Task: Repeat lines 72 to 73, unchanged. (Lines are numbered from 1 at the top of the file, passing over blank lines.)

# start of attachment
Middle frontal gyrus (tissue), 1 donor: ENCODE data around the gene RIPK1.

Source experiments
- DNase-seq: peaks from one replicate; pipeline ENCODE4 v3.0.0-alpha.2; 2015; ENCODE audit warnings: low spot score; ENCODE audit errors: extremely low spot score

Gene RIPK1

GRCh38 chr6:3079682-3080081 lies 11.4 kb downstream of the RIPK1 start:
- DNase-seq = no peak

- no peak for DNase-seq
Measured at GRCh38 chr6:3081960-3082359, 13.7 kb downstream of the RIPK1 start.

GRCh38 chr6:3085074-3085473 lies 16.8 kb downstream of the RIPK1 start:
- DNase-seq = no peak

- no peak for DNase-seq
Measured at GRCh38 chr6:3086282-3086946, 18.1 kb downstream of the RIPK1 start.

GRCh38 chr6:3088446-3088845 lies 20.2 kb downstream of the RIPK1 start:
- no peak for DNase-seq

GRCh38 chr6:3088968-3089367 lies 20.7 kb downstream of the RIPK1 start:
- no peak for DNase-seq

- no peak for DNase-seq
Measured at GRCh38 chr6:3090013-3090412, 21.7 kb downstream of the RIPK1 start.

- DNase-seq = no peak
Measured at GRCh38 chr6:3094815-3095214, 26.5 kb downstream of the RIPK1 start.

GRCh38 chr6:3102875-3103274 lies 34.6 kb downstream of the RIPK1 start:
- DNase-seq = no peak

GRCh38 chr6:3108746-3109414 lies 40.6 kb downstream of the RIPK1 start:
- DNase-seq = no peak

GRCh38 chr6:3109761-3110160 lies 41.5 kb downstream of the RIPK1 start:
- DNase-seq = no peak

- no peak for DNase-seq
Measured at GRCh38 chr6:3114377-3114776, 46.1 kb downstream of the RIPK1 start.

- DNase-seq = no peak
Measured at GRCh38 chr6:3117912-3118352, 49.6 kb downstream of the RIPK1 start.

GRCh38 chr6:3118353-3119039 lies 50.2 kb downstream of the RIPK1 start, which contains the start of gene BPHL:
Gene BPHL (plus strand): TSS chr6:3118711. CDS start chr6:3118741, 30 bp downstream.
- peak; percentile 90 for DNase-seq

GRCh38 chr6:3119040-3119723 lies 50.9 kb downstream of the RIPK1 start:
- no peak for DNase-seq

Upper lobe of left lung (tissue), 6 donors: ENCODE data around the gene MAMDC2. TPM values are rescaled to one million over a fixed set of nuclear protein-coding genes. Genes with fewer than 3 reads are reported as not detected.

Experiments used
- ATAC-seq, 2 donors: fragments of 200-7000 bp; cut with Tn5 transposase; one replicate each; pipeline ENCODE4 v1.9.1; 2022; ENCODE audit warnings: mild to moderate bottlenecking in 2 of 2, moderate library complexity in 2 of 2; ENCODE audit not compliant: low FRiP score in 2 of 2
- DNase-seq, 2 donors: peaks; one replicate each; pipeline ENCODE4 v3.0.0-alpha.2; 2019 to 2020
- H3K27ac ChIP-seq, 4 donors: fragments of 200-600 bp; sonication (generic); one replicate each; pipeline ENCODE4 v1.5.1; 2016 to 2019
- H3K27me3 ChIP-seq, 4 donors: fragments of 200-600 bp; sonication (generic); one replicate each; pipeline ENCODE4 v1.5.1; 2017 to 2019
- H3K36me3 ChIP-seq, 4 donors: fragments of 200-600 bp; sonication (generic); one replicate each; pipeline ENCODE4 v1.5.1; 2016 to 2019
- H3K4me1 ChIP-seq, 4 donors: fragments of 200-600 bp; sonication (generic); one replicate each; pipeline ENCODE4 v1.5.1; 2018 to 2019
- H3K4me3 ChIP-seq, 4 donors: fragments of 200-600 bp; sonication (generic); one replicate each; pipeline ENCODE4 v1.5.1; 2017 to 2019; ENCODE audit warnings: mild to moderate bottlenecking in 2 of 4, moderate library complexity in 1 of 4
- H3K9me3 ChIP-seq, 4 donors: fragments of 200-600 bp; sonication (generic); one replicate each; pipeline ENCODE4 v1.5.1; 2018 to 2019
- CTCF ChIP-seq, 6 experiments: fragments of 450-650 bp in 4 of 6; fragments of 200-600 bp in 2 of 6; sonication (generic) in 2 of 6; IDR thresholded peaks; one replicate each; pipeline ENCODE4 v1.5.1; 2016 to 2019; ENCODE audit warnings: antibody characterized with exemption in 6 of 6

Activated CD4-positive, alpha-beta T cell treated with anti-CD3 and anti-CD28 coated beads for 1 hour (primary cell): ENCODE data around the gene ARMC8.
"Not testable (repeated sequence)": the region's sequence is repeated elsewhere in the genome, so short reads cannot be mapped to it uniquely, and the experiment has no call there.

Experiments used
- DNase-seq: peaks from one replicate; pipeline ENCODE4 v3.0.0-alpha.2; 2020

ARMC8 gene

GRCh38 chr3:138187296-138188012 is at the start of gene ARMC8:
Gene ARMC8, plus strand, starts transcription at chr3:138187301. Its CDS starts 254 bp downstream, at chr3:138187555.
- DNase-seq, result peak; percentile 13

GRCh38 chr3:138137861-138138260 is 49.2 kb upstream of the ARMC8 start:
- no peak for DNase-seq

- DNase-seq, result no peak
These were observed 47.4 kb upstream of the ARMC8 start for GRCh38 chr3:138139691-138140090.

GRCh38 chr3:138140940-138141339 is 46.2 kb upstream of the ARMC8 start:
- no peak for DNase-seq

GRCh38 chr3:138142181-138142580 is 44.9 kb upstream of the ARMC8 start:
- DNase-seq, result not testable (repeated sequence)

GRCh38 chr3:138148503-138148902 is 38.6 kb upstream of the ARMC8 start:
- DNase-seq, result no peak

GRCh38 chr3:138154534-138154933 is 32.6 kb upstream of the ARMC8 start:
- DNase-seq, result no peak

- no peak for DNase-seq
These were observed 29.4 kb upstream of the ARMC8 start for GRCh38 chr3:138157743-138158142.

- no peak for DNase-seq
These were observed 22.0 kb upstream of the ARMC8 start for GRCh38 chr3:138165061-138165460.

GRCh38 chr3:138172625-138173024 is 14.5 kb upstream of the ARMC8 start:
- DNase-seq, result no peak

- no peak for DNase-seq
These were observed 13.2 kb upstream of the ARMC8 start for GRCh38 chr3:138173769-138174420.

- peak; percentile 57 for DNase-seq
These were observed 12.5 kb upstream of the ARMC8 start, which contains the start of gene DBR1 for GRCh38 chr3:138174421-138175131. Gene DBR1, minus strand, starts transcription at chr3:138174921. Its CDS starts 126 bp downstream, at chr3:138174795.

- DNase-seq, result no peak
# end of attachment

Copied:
- DNase-seq, result no peak

- no peak for DNase-seq